Cosmoteer is perhaps best described as a cross between SimCity and Star Trek. It is a spaceship simulator in which you build spaceships
SimCity-style by placing individual parts onto a square grid in almost any shape or configuration you can imagine. You then fly around
a small galaxy, battle other ships to earn money, and use that money further improve your own ship.
Ship design in Cosmoteer is deep and strategic, not merely aesthetic, thanks to authentic simulations of ship flight, ship-to-ship combat, and crew.
Ship flight is physically simulated in 2D, meaning that it matters how you choose to place and orient your ship's thrusters. For example, thrusters
positioned near the center of mass are good for forward flight, whereas thrusters positioned away from the center are better at turning but need to
be counter-balanced by thrusters on the opposite side. Thrusters orientated to the sides will make your ship better at strafing, and thrusters
pointing forward will help your ship decelerate.
Ship-vs-ship combat is also physically simulated. Whether and where a shot hits the enemy depends not on a die roll but on the physics of the
projectile itself. Damage is recorded "part-by-part", meaning that individual systems can be destroyed and entire ships can be sawed in half.
In practice, this means you have to think about protecting the most important parts of your ship (such as the Reactor and Control Room), how you
protect your most powerful weapons (with shields and armor), and how your ship is shaped.
Most ship systems must be operated by one or more people, and supplies such as ammunition and power batteries must also be carried throughout the
ship by its crew. Since your cannons can only shoot as fast as they receive ammo, and your shields only recharge as fast as they receive power, you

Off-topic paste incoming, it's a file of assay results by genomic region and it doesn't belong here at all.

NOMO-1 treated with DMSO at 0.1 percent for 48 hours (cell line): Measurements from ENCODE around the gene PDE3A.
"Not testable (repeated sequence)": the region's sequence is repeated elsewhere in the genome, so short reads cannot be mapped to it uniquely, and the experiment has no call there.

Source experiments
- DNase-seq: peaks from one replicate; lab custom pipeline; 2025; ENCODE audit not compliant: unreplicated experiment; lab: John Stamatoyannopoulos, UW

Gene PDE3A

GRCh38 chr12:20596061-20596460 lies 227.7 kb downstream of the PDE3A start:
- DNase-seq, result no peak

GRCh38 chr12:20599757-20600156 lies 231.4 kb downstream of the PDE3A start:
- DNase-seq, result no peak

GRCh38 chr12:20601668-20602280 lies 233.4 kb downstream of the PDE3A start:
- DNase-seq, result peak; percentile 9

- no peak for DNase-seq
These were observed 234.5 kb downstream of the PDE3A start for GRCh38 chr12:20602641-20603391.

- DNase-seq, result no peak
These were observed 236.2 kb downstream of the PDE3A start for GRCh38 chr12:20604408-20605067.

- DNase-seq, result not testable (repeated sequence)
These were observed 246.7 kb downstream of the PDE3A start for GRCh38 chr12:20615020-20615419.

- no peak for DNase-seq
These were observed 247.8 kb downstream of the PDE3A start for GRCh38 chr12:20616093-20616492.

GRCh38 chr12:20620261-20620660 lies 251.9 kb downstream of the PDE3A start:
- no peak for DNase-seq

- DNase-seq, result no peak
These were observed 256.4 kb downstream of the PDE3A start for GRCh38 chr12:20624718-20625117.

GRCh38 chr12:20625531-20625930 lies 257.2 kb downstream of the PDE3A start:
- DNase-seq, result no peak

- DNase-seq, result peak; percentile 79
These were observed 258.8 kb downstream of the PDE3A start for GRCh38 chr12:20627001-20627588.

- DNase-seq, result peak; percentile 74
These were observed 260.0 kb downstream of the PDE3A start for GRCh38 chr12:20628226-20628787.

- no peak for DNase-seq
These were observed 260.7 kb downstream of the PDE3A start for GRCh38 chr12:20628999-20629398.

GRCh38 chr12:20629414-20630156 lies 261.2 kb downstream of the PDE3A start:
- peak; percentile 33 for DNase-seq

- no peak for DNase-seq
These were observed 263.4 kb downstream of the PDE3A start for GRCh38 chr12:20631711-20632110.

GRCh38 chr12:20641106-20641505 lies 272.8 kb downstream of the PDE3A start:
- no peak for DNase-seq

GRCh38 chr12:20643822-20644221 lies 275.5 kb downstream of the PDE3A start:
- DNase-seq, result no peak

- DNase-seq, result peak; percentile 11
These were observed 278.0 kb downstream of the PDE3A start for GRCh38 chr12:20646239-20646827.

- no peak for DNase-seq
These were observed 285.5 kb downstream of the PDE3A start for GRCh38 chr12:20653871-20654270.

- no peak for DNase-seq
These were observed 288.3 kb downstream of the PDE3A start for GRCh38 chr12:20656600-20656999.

must think strategically about your ship's interior layout and traffic patterns so that the crew don't get congested in tight corridors or have to
travel overly long distances. You also need to think about how your ship may function after it's taken battle damage -- a destroyed corridor may cut off
access between a cannon and its ammunition, effectively rendering that weapon useless. But on the flip side, you can also use such weaknesses in the enemy
ships to your advantage, hamstringing them without having to destroy their heavily-armored weapons.
Programming Cosmoteer has proven to be a great challenge with several very significant programming hurdles:
- Since ships move with realistic physics and the player can place rocket engines anywhere he likes,
I invented an algorithm that intelligently determines the "activation level" of each rocket given the player's current and desired locations.
- I wanted parts of ships to be individually damaged and destroyed, meaning that it is very common for a heavily-damaged ship to break apart into multiple pieces. This meant that not only
did I have implement a localized damage system integrated into the physics system, but that this system needed to detect when a ship has split apart into what are essentially several smaller ships.
- Since ship crews are largely autonomous, a robust pathfinding system needed to be developed. Not only does the pathfinding need to gracefully handle changing ship layouts as parts
are destroyed, but it also needs to route around congested areas of the ship. The algorithm that handles routing around congestion is inspired partially by ant colonies in which
individual ants layer scented trails for other ants to follow. I turn this idea upside down by having people on board the ships lay down a "virtual scent" that dissuades others from
taking the same route.